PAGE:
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Discussion Starter #1
All,

As the title says, I've put about 150 rounds through my FiveseveN, so in no particular order, here are some thoughts and observations. Please understand that my comments are based upon 10+ years of full/part-time law enforcement experience, during which I carried daily either a Barretta or Glock in .40 cal. My current (until I get a holster for the 5.7x28mm) carry is a Ruger in .9 mm.

1. Recoil, or lack thereof - This is a real selling point for me on this gun. Yes, I can handle recoil, I've shot a .45 a couple of times, though I did not carry one. However, the recoil on the 5.7x28 is hardly noticible at all; therefore, my follow-up times were definitely faster.

2. Brass - I want to reload this calibre in the future, so I collect brass. I must say that the 5.7x28 really throws the brass. Mine were going to the front right and landing about 5 feet away from me. This is farther than any of my AR's when I'm shooting them. This definitely necessitated someone to keep an eye on the brass for me (thanks Dad).

3. Accuracy - OK, I started out about 30 yards away from the target, and rapidly realized that I was a rusty at that distance. I don't hunt with a handgun, so I really don't shoot from that distance. Yes, I know that I should practice more from that distance. So, I moved into a more realistic law enforcement distance or 7 - 10 yards. From there I was able to put 20 into an approximate 3 inch diameter circle. I did my shooting in groups of two or three. In particular, I was pleased to see that I had quite a few follow-up shots touching each other. I like this for the follow-up hit potential. I also like it because I don't want a spare round going where it's not supposed to go during the real thing.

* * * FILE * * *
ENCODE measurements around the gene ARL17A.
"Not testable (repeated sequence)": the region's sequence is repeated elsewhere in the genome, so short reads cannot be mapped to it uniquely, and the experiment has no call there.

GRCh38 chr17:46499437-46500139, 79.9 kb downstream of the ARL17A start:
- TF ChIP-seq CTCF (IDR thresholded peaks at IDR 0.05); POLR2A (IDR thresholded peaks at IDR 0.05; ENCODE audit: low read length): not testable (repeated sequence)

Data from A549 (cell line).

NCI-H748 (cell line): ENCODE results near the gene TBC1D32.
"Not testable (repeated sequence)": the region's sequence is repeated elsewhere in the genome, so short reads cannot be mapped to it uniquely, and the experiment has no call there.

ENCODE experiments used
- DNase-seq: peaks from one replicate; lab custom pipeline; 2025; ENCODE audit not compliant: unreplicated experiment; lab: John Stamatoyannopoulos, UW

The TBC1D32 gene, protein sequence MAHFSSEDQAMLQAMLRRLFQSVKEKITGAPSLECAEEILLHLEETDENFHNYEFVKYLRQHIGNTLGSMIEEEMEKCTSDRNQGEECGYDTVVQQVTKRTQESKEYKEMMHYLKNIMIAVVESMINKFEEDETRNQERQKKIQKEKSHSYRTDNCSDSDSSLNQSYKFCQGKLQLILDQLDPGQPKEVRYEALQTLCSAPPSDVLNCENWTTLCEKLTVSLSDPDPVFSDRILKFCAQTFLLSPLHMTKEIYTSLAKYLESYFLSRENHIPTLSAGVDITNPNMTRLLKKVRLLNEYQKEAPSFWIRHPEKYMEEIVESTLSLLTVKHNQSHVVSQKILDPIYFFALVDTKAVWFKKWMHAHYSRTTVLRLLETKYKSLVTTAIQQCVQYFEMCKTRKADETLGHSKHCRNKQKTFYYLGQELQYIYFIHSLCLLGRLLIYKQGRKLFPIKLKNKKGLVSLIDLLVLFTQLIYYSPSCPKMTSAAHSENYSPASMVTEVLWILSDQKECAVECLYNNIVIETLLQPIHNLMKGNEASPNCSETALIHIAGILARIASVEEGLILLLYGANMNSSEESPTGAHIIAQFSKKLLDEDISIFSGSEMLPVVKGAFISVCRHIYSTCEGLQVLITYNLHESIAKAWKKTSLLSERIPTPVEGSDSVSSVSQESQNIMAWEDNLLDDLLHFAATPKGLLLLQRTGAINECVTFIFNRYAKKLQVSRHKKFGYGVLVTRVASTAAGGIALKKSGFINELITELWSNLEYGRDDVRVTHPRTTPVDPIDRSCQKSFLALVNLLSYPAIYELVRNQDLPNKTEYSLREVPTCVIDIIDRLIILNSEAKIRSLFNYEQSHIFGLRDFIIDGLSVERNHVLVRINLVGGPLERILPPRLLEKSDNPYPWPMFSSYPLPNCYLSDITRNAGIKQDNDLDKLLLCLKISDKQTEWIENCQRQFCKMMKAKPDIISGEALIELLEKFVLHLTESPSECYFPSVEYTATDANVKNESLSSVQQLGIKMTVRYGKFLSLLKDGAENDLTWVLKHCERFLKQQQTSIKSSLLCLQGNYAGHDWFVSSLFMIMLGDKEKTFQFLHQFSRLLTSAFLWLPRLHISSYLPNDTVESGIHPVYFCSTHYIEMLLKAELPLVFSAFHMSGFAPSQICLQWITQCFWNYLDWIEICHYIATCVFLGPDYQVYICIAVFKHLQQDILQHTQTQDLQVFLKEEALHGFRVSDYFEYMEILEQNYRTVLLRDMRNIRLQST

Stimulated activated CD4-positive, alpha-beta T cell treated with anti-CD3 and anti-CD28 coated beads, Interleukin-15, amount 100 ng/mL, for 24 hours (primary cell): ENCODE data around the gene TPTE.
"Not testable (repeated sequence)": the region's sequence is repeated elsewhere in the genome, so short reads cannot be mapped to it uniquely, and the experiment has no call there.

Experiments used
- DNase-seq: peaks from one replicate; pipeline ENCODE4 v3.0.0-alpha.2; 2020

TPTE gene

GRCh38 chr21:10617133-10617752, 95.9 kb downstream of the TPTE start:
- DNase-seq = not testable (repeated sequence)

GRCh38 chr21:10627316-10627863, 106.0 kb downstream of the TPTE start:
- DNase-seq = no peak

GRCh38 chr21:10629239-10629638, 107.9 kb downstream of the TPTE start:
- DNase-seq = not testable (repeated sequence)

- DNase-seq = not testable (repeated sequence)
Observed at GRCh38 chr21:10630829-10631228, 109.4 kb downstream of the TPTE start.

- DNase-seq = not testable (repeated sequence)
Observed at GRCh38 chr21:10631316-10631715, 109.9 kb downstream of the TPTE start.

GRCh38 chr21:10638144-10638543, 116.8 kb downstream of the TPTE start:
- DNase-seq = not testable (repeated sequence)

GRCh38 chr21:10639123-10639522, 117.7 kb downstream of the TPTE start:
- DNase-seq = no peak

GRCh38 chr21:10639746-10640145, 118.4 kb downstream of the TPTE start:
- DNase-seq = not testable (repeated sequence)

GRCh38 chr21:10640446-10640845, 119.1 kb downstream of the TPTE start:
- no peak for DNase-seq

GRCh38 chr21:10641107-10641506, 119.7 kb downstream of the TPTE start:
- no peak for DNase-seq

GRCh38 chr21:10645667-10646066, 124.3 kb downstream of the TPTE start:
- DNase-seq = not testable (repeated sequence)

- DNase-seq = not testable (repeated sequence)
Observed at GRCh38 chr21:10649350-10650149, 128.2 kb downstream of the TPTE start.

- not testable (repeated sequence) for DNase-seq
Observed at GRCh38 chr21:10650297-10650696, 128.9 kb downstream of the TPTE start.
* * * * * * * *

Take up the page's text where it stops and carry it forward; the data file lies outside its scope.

4. Sights - I found the sights easy to pick up and align. Though I was shooting during the day, I would like some good night sights. I'm not a fan of hanging lights/lasers off my handgun. I want it to be as "snagless" as possible when drawing from a holster.

5. Grips - I have small hands, but I found the grip to be no larger than a .40 cal. Glock.

6. Safety - I love the location of the safety. I am not a fan of having the safety on, to be honest, because I think it slows down the time that I can get the gun going. But, if you use a safety, or if your department mandates it, this is a good place for it.

7. Penetration - I was shooting the jacketed, hollow-point ammo into a large backstop constructed of approximately 12 inch diameter logs. I did not observe any rounds to pass through the logs. I did not feel up to splitting any of the logs to see what was inside.

Well, that's probably enough for now. I have plans of getting together a .45 1911 clone, my .9 mm, and the FiveseveN and having a shoot-off, which I will write about in the future.

Take care,

MO Anglo-Saxon
 

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Discussion Starter #3
P.P.,

I'll be shooting the following.

1. A Kimber in .45 ACP
2. A Ruger in 9 mm
3. The FN 5.7x28 mm

I don't know (because I haven't bought it yet) the ammo that I'll be using in the .45 and 9 mm. I'll stick w/the FN SS195 for the 5.7 because that's what I'll use for carry when I'm using the gun for a duty weapon.

I'd like to test things like the time it takes for me to perform double-taps with all three. I'd also like to be somewhat subjective in order to see what kind of accuracy I can get. I'm assuming that there will be some sort of trade-off between the speed it takes for me to get back on target after the first shot and the accuracy of the second shot. I'd also like to shoot until the magazine is empty and see how much difference there is between the three. I'm betting that the FiveseveN will not be that much longer in emptying due to the fact that I'll be able to get back on target so much more faster.

Regards, MO Anglo-Saxon
 

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um, it is *really, really* unwise to not use the safety of a single action pistol when not ready to shoot it. The safety should ALWAYS be on with the FsN - this gun is not a Beretta (double action then single) or Glock (uncocked, striker fired) it is single action, just like a 1911. The difference is that the 1911 *also has* a grip safety, the FsN doesn't. Any bump to the trigger of other potential mechanical failure with sear could result in an AD - this is impossible with a Beretta (Assuming decocked, safety off) or Glock.

-Calvin
 

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When I was using my Five Seven as a nightstand gun - I did not use the safety. I left it off. I no longer have cocked and locked guns - so I don't make use of the safties on any of my handguns that have them.
 
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